I lived in those days at 181a Campden Hill Gardens. It is the house opposite the third lamp-post on the right as you walk east. It was of brick and slate, with a party-wall, and two spikes were wanting to the iron railings. When the telegram came I was sitting in my study writing a discussion on the atomic theory of Krelli of Balmoral. I at once changed the Woking jacket in which I was writing for evening dress—which wanted, I remember, a button—and hastened to the Park. I did not tell my wife anything about it. I did not care to have her with me. In all such adventures I find her more useful as a sentimental figure in the background—I, of course, allow no sentiment in the foreground—than an active participant.
On the way I met Swears, returning from breakfast with our mutual friend, Professor Heat Ray Lankester—they had had Lee-Metford sardines and Cairns marmalade, he told me,—and we sought the meteor together.
Find it we did in Kensington Gardens. An enormous dimple had been made by the impact of the projectile, which lay almost buried in the earth. Two or three trees, broken by its fall, sprawled on the turf. Among this debris was the missile; resembling nothing so much as a huge crinoline. At the moment we reached the spot P.C. A581 was ordering it off; and Henry Pearson, aged 28 (no fixed abode), and Martha Griffin, aged 54, of Maybury Tenements, were circulating among the crowd offering matches for sale. They have nothing to do with this story, but their names and addresses make for verisimilitude; or at least, I hope so. In case they do not, let me add that Mary Griffin wore a blue peignoir which had seen better days, and Herbert Pearson’s matches struck everywhere except on the box.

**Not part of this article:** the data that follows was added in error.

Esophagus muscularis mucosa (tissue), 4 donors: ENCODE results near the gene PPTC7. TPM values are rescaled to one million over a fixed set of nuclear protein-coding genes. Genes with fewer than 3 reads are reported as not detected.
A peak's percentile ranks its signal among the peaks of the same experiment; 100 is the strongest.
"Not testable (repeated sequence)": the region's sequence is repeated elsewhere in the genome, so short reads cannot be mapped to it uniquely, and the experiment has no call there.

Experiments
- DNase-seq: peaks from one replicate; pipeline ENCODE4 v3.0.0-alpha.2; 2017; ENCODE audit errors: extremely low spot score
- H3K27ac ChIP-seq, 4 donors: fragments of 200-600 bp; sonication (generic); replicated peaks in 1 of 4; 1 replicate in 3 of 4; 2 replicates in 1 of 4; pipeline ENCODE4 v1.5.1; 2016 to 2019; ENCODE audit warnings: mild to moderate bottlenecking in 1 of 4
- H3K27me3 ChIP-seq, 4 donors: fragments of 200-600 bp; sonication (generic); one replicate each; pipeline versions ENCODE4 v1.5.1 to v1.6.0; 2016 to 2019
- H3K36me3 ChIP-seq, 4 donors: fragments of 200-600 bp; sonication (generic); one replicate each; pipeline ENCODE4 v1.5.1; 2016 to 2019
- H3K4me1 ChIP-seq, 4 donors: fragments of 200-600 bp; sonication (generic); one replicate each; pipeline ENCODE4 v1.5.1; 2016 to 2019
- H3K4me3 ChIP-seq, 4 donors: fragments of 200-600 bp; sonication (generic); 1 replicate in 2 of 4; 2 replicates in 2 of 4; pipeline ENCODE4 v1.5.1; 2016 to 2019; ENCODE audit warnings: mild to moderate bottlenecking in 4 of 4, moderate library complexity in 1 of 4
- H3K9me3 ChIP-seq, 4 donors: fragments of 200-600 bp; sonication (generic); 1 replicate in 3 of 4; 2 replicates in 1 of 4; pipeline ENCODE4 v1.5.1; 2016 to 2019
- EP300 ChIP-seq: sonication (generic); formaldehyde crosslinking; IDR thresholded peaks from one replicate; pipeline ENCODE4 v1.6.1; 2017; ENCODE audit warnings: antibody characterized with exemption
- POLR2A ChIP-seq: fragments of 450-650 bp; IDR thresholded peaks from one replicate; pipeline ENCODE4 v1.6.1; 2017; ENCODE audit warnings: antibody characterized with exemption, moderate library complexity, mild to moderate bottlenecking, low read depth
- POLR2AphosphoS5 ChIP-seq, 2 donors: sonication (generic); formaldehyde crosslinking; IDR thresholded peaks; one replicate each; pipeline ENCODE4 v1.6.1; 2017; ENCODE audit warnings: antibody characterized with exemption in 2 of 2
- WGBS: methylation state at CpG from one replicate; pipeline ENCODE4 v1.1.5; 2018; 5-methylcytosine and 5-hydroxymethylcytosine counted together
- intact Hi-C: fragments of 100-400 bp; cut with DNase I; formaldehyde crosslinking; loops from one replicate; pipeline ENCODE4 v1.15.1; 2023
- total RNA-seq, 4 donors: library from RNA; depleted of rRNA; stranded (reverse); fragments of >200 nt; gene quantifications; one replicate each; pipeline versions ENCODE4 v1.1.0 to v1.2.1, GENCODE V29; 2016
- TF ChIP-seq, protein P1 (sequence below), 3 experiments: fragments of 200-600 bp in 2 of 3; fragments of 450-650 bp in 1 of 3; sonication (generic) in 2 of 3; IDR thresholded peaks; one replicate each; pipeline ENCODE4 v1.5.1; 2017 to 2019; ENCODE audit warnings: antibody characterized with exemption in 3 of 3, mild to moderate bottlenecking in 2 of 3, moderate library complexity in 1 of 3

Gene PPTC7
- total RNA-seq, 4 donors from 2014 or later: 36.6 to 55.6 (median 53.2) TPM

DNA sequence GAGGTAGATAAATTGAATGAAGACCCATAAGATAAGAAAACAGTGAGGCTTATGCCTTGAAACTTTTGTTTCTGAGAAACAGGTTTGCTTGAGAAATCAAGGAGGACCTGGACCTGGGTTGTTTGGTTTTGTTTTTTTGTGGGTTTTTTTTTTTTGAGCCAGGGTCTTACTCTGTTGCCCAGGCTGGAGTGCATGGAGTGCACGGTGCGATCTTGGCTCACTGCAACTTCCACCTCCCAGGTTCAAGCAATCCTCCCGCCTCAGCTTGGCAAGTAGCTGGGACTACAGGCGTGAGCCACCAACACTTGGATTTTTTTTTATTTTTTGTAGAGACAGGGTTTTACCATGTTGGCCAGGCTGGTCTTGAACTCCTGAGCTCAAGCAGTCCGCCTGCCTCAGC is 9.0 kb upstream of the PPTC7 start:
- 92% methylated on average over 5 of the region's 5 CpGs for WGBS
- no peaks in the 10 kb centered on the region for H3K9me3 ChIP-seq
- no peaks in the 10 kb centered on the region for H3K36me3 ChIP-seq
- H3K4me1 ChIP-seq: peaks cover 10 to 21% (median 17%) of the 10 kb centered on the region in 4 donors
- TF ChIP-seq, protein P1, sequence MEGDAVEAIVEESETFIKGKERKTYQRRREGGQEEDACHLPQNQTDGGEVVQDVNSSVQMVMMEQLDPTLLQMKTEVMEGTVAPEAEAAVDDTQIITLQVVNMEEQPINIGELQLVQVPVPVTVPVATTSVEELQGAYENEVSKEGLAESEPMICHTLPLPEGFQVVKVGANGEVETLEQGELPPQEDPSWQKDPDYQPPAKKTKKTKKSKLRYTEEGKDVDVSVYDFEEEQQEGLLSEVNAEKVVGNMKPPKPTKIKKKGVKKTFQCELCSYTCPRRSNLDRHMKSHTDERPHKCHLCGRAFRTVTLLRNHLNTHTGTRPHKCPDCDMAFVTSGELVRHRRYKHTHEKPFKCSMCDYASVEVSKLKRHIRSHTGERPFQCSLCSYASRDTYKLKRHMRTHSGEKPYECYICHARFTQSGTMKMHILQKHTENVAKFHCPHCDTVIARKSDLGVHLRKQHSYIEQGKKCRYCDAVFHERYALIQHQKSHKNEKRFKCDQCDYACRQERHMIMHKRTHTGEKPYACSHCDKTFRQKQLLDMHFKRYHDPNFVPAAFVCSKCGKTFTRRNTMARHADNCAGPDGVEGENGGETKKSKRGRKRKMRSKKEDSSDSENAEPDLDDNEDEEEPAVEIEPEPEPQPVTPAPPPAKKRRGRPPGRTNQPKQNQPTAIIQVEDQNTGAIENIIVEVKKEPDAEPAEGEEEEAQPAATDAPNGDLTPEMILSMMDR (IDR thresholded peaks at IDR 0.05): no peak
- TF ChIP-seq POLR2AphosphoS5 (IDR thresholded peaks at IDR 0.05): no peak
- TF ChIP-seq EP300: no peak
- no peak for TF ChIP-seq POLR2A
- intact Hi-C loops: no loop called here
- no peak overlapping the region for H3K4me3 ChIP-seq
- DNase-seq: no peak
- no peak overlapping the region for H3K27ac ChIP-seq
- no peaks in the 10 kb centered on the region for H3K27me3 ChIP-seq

With a mental flash we linked the Crinoline with the powder puffs on Wenus. Approaching it more nearly, we heard a hissing noise within, such as is made by an ostler, or Mr. Daimler grooming his motor car.
“Good heavens!” said Swears, “there’s a horse in it. Can’t you hear? He must be half-roasted.”
So saying he rushed off, fraught with pity, to inform the Secretary of the Society for the Prevention of Cruelty to Animals; while I hurried away to tell Pendriver the journalist, proposing in my own mind, I recollect, that he should give me half the profits on the article.
Pendriver the journalist, so called to distinguish him from Hoopdriver the cyclist, was working in his garden. He does the horticultural column for one of the large dailies.
“You’ve read about the disturbances in Venus?” I cried.
“What!” said Pendriver. He is as deaf as the Post, the paper he writes for.
“You’ve read about Venus?” I asked again.
“No,” he said, “I’ve never been to Venice.”
“Venus!” I bawled, “Venus!”
“Yes,” said Pendriver, “Venus. What about it?”
“Why,” I said, “there are people from Venus in Kensington Gardens.”